Jernigan writes some of the best science-fantasy weird out there, and I wish he wrote more. This collection introduces you to fantastic people on fantastic worlds; old gods and captured souls. If you’ve seen that GIF of Wonder Woman riding a kangaroo through the solar system, well, that’s the kind of fantastic-SF I’m talking about. Old school Michael Moorcock/Cordwainer Smith fantasy stuff that always inspires me to push my fiction a little further. If he stays in the game, I’d keep an eye on his stuff.


BROWN GIRL DREAMING by Jacqueline Woodson

This book doesn’t really need any introduction. It’s won ALL THE AWARDS for a reason. It’s poignant, brilliant, affecting. Just beautiful. I haven’t read prose poetry in some time, and it was a delight to see it used so masterfully here, perfectly capturing a family, a world, a time.


THE SINGING SANDS by Josephine Tey

A short little murder mystery written in 1953, I mostly enjoyed this for the travelogue through Scotland. It reminded me of my trip to London/Brighton/Edinburgh last year. This detective’s weakness is not the usual “too much drinking,” but claustrophobia caused by “frayed nerves.” Good little mystery right up until the end, when things are a bit too old-school “And then I confessed how I did it!” for my sensibilities, but as a product of its time, fun. Sometimes you have to remember that the old “LET ME TELL YOU HOW I DID IT!” thing and other tropes weren’t actually tropes in, you know, 1953.



Probably bested summed up as “a nice cozy mystery novel.” I had a difficult time figuring out the time period, which was meant to be the 1980’s, but was told so well in the old school 19th-century mystery style that I kept getting confused about why people were using pay phones and wearing dresses with shoulder pads. I realize writing a good mystery is difficult, which is why I read this one – it does it well, but because it does it so well, I find I have little to say. A bit of a realistic but infuriating ending, too (minor spoiler), with “I’m rich so I’ll get away with it, and you’re just a woman, and who would believe you” because… well, because it’s so true, yanno?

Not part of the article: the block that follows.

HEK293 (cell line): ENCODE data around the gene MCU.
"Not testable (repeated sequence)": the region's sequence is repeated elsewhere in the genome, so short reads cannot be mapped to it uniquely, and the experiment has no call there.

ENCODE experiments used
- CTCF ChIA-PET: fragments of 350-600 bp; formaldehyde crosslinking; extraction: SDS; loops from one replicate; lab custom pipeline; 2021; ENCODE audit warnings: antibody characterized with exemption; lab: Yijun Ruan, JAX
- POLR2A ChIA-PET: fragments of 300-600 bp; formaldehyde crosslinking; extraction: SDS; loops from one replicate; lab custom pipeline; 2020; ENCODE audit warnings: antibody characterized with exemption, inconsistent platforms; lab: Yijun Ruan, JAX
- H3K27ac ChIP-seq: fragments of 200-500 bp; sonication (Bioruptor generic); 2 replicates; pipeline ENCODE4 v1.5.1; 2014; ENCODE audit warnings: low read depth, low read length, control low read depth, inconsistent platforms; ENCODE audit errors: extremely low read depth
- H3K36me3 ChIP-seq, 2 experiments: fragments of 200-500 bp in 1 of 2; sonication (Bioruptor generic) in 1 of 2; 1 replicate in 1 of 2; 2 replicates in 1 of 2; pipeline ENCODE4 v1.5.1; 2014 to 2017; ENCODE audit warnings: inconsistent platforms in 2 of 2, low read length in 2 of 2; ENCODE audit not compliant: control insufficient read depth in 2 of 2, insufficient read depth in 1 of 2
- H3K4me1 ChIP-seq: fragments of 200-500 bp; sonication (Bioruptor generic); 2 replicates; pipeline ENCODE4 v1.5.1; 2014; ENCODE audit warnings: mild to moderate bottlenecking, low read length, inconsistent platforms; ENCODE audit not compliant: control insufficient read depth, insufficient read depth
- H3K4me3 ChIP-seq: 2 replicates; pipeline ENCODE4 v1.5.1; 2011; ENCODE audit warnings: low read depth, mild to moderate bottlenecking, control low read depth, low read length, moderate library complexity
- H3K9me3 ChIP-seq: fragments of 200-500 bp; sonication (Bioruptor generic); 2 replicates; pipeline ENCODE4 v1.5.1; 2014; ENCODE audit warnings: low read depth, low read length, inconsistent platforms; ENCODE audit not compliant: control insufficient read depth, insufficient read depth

CODE NAME VERITY by Elizabeth Wein

Ending with what may have been the best of the bunch, for me. Cries, cries, cries. This book was delightful in about the way you’d think I’d describe a book as “delightful.” It’s the story of two women – a pilot and a spy – in World War II Britain. One is imprisoned and interrogated, and the story is told entirely through her confession and other written letters and correspondence.

A smart, harrowing, book that does some technically skillful things with narrative and assumptions that are about on par with that great book by Sarah Waters, FINGERSMITH, where with one line, the entire narrative of what you read during the first half of the book totally changes. Almost missed this one because it’s been marketed as YA. It’s not YA, but if that helped it sell more books, more power to it. I do see the new covers looked skewed for an older audience, though admittedly, there is something very evocative about the clasping hands cover that gets to the emotional heart of the story.



Thoughts on That Controversial Awards Announcement…

So, that Tiptree list, amirite?

(what, you thought there was another awards announcement I was interested in talking about? Silly rabbit!)

I had a few people ask why MIRROR EMPIRE wasn’t on the Tiptree longlist, which is always awkward, when people ask why you weren’t nominated for something, because the short answer is always, “Uh, because people didn’t vote for it? Go figure!”

My work has only been longlisted once, for GOD’S WAR (though I have a hazy recollection of a short story of mine also longlisting a long time ago, I can’t find a record of that) and to be honest, I hadn’t much thought about the Tiptree because MIRROR EMPIRE kind of seemed like a no-brainer for that one.

But MIRROR EMPIRE is, I suppose, also an “in between” book. It’s made people on both the far right and the far left angry. Some thought it went too far. Some thought it didn’t go far enough. It’s was too “epic fantasy.” It wasn’t enough “epic fantasy.” The discussion of gender wasn’t radical enough, the discussion of gender was too confusing, etc. I’d actually bet that the reason it’s sold OK is actually because it walks that line between “too much” and “not enough” in all things. I’m told pre-orders for EMPIRE ASCENDANT are strong as well (which you can do now!).